Tales of neoliberalism’s death are serially overstated. Following the financial crisis of 2008, neoliberalism was proclaimed a “zombie,” a disgraced ideology that staggered on like an undead monster. After the political ruptures of 2016, commentators were quick to announce “the end” of neoliberalism yet again, pointing to both the global rise of far-right forces and the reinvigoration of democratic socialist politics. But do new political forces sound neoliberalism’s death knell or will they instead catalyze new mutations in its dynamic development?
Mutant Neoliberalism brings together leading scholars of neoliberalism—political theorists, historians, philosophers, anthropologists and sociologists—to rethink transformations in market rule and their relation to ongoing political ruptures. The chapters show how years of neoliberal governance, policy, and depoliticization created the conditions for thriving reactionary forces, while also reflecting on whether recent trends will challenge, reconfigure, or extend neoliberalism’s reach. The contributors reconsider neoliberalism’s relationship with its assumed adversaries and map mutations in financialized capitalism and governance across time and space—from Europe and the United States to China and India. Taken together, the volume recasts the stakes of contemporary debate and reorients critique and resistance within a rapidly changing landscape.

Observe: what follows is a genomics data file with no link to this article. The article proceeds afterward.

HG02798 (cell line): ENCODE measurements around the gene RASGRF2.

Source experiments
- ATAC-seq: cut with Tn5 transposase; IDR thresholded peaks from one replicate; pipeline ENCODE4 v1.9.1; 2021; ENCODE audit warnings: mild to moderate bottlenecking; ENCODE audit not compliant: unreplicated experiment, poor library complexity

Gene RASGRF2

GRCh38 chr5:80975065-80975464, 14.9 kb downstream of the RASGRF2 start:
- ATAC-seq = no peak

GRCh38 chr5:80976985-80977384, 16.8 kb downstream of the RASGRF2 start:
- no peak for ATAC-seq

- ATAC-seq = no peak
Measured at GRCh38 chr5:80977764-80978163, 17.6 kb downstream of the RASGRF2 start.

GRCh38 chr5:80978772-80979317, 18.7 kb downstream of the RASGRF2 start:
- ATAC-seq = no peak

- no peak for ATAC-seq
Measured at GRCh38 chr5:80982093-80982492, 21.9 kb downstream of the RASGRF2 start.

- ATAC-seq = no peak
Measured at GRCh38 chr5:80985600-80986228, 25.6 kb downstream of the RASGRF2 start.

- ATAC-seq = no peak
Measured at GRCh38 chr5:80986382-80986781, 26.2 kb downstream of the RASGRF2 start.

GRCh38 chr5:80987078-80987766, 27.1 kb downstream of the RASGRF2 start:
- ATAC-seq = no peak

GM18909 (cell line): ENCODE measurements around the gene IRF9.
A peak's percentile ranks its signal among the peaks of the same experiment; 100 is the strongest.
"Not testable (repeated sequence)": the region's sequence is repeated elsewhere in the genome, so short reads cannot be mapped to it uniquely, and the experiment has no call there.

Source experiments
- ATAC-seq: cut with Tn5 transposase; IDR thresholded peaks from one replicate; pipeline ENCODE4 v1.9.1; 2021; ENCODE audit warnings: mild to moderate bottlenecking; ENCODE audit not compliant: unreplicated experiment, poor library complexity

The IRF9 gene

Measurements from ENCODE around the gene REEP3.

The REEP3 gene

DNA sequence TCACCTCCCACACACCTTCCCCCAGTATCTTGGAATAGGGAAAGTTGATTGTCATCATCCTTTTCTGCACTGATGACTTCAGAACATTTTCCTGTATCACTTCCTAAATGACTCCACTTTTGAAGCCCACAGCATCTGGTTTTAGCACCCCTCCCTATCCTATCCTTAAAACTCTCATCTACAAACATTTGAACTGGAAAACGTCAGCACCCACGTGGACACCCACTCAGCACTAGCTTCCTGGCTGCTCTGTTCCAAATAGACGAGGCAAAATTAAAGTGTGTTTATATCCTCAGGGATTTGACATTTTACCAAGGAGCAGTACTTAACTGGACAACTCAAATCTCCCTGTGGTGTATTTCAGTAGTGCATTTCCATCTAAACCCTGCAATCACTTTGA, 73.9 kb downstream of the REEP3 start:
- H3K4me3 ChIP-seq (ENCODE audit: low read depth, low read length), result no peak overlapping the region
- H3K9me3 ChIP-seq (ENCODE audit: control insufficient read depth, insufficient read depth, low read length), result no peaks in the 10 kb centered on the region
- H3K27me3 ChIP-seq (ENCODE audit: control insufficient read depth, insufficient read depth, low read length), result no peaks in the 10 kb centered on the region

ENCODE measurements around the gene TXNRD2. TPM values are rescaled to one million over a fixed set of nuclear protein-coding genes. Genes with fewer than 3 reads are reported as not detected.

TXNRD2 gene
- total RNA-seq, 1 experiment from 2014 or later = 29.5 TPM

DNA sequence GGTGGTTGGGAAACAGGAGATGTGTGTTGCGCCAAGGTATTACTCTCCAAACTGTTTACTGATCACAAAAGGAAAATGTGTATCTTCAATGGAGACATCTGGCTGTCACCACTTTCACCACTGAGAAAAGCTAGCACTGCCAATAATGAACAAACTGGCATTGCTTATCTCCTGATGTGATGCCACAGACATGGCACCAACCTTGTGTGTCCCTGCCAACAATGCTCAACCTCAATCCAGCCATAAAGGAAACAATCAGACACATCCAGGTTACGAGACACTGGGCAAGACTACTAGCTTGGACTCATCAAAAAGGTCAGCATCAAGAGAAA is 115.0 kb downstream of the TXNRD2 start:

Contributors: Étienne Balibar, Sören Brandes, Wendy Brown, Melinda Cooper, Julia Elyachar, Michel Feher, Megan Moodie, Christopher Newfield, Dieter Plehwe, Lisa Rofel, Leslie Salzinger, Quinn Slobodian
Introduction: Theorizing Mutant Neoliberalism | 1
William Callison and Zachary Manfredi
1. Neoliberalism’s Scorpion Tail | 39
2. The Market’s People: Milton Friedman and the Making of Neoliberal Populism | 61
3. Neoliberals against Europe | 89
Quinn Slobodian and Dieter Plehwe
4. Anti-Austerity on the Far Right | 112
5. Disposing of the Discredited: A European Project | 146
6. Neoliberalism, Rationality, and the Savage Slot | 177
7. Sexing Homo OEconomicus: Finding Masculinity at Work | 196
8. Feminist Theory Redux: Neoliberalism’s Public-Private Divide | 215
Megan Moodie and Lisa Rofel
9. “Innovation” Discourse and the Neoliberal University: Top Ten Reasons to Abolish Disruptive Innovation | 244
10. Absolute Capitalism | 269
List of Contributors | 291
Index | 295
Neoliberalism has frequently been pronounced dead in the wake of the 2008 financial crisis, but the beast lives on. This collection is a strong addition to recent studies of the topic, exploring neoliberalism’s relationships with the EU, the far right, populism, and gender.
Doug Henwood, Producer of Behind the News
This is the book we need today. The authors refuse to debate about what liberalism ‘is’ and instead take us into the thicket of its fracturing and multiple futures in the wake of the great financial crisis.
Elizabeth Povinelli, Columbia University